Australian Indigenous peoples’ best strategy is to focus money and energies toward the UN human rights supervisory bodies such as the Committee on the Elimination of Racial Discrimination and the Committee on the Rights of the Child. It is at these forums that Indigenous peoples are able to draw the world’s attention to the actions of their governments. This cannot be done at the Permanent Forum. The end of the Draft Declaration will be one of the most devastating developments for Indigenous peoples since their advocacy at the UN began; and a Draft Declaration will be more advantageous to Indigenous peoples than the Permanent Forum. We may have a home at the UN but we need real and substantive change in our real homes; within state borders. That is where human rights really matters. It is a sad day when Indigenous internationalism at the UN leads to a permanent forum in which we can network, make the odd recommendation and visit the Guggenheim, but substantively we still have no rights and no standards in international law. No wonder the Australian government is so agreeable to the Permanent Forum: up until now, we’ve been outwitted and outplayed.
Megan Davis, LLB BA (Australian Studies) UQ, Grad Dip Leg Prac, LLM (International Law), PhD Cand (Faculty of Law) ANU, is a Senior Research Fellow at the Jumbunna Indigenous House of Learning, University of Technology, Sydney. Megan is a member of the Ngiya Institute for Indigenous Law, Policy and Practice, was a United Nations Fellow in Geneva in 1999 and specialises in international law.
 The International Decade of the World's Indigenous People (1995-2004) was proclaimed by the General Assembly in its resolution 48/163 of 21 December 1993.
 General Assembly adopted resolution 59/174 on 20 December 2004.
 Report of the Secretary-General on the preliminary review by the Coordinator of the International Decade of the World's Indigenous People on the activities of the United Nations system in relation to the Decade <http://daccessdds.un.org/doc/UNDOC/GEN/N04/405/51/PDF/N0440551.pdf?OpenElement> at 20 June 2005,
Report of the Secretary-General on the preliminary review by the Coordinator of the International Decade of the World's Indigenous People on the activities of the United Nations system in relation to the Decade: Information received from the United Nations Secretariat <http://www.ohchr.org/english/issues/indigenous/docs/CRP_11.doc> at 13 June 2005.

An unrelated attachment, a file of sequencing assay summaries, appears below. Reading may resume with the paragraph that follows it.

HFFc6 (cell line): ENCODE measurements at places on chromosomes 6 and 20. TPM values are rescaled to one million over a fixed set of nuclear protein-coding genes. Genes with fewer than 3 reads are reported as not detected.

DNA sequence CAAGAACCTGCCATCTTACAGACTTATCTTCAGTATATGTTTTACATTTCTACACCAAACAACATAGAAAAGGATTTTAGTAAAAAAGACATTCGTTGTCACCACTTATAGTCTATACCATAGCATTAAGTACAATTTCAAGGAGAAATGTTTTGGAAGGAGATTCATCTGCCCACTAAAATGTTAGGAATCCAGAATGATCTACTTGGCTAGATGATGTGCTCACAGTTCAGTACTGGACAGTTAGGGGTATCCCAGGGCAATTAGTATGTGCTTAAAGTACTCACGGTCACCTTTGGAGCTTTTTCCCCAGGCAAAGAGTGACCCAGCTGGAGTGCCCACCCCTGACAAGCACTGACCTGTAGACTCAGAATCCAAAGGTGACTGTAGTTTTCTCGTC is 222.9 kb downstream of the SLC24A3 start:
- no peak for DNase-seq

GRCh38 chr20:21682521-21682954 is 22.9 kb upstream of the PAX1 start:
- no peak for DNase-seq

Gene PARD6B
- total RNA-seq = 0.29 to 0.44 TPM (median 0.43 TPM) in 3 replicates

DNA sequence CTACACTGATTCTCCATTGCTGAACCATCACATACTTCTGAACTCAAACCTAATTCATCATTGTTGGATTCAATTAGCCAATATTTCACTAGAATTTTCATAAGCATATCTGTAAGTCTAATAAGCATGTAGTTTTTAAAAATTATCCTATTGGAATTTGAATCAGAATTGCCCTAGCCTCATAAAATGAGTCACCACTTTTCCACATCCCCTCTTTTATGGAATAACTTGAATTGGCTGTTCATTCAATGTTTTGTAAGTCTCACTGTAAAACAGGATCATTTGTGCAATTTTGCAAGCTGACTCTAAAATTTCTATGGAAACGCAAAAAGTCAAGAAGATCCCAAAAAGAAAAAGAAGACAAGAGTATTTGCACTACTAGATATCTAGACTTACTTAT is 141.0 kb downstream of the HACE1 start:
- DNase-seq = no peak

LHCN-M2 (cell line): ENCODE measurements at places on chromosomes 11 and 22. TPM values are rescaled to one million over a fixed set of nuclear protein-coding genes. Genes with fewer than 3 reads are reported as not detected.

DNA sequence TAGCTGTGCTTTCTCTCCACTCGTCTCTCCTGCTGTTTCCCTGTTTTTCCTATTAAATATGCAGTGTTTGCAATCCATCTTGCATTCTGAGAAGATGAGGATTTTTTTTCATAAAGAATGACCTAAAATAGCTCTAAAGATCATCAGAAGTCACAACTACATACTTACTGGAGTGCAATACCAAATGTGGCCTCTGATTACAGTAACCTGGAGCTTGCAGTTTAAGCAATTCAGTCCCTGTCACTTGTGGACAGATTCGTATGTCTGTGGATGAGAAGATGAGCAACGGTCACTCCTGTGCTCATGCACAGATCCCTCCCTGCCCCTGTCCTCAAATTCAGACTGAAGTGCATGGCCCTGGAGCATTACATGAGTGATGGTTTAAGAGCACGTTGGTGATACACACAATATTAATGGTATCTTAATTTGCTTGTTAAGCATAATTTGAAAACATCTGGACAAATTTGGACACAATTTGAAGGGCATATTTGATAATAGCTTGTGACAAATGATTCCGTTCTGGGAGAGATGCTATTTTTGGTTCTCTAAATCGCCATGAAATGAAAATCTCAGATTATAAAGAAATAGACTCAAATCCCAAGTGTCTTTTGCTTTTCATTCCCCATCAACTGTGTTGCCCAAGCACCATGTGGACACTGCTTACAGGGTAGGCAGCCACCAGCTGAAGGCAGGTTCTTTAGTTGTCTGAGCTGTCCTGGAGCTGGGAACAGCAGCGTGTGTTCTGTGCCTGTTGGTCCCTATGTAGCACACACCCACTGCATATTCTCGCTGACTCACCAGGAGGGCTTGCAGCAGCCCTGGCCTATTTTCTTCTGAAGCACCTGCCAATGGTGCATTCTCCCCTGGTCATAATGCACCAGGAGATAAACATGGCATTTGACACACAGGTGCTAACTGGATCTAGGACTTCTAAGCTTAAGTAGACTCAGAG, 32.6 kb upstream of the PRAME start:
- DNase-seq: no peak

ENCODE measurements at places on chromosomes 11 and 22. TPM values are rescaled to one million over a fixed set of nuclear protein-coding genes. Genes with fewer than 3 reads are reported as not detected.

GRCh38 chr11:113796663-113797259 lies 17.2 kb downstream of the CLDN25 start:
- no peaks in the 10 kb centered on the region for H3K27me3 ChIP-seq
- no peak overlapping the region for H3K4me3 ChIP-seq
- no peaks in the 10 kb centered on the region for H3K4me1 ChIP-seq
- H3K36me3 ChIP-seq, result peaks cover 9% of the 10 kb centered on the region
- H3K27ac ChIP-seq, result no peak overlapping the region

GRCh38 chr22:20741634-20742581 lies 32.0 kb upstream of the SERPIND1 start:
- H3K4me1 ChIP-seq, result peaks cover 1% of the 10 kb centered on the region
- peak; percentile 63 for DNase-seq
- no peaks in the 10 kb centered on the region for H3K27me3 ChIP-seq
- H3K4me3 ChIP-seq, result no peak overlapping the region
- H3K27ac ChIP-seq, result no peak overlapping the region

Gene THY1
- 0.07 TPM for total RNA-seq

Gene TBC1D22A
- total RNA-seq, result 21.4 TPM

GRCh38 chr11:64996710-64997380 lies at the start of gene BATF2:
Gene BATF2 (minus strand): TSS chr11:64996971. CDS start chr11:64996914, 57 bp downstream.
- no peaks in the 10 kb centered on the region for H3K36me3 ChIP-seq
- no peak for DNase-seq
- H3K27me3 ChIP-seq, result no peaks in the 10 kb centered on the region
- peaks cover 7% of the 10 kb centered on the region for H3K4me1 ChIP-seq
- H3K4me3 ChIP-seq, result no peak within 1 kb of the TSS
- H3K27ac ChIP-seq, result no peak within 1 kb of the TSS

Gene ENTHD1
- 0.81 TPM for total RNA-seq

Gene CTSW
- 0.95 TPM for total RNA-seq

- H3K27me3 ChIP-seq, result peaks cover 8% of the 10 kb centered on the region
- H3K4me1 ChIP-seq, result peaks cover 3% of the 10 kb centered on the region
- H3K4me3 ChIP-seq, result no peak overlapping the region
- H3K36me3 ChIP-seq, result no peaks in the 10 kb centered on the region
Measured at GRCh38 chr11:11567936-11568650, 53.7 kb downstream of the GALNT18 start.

The author was a United Nations Fellow in 1999.
 General Assembly resolution 40/131.
 Establishment of a Permanent Forum on Indigenous Issues: Economic and Social Council Resolution 2000/22 <http://www.unhchr.ch/huridocda/huridoca.nsf/(Symbol)/E.RES.2000.22.En?Opendocument> at 13 June 2005.
 Commission on Human Rights resolution 2001/57 <http://ap.ohchr.org/documents/E/CHR/resolutions/E-CN_4-RES-2001-57.doc> at 13 June 2005.
 Mission to Guatemala <http://daccessdds.un.org/doc/UNDOC/GEN/G03/111/33/PDF/G0311133.pdf?OpenElement> at 20 June 2005.
 Mission to the Philippines <http://daccessdds.un.org/doc/UNDOC/GEN/G03/115/21/PDF/G0311521.pdf?OpenElement> at 20 June 2005.
 Mission to Canada <http://www.ohchr.org/english/bodies/chr/docs/61chr/E.CN.4.2005.88.Add.3.pdf> at 13 June 2005.
 Mission to Columbia <http://daccessdds.un.org/doc/UNDOC/GEN/G04/165/15/PDF/G0416515.pdf?OpenElement> at 20 June 2005.
 Database of Recommendations <http://unhq-appspub-01.un.org/desa/unspfii.nsf> at 13 June 2005.
 Report of the Working Group established in accordance with Commission on Human Rights resolution 1995/32 of 3 March 1995 on its tenth session
<http://daccessdds.un.org/doc/UNDOC/GEN/G05/133/60/PDF/G0513360.pdf?OpenElement> at 20 June 2005.
 Established in 1995 in accordance with Commission on Human Rights resolution 1995/32 and the Economic and Social Council resolution 1995/32.
 World Health Organisation <http://www.who.int/en/> at 13 June 2005.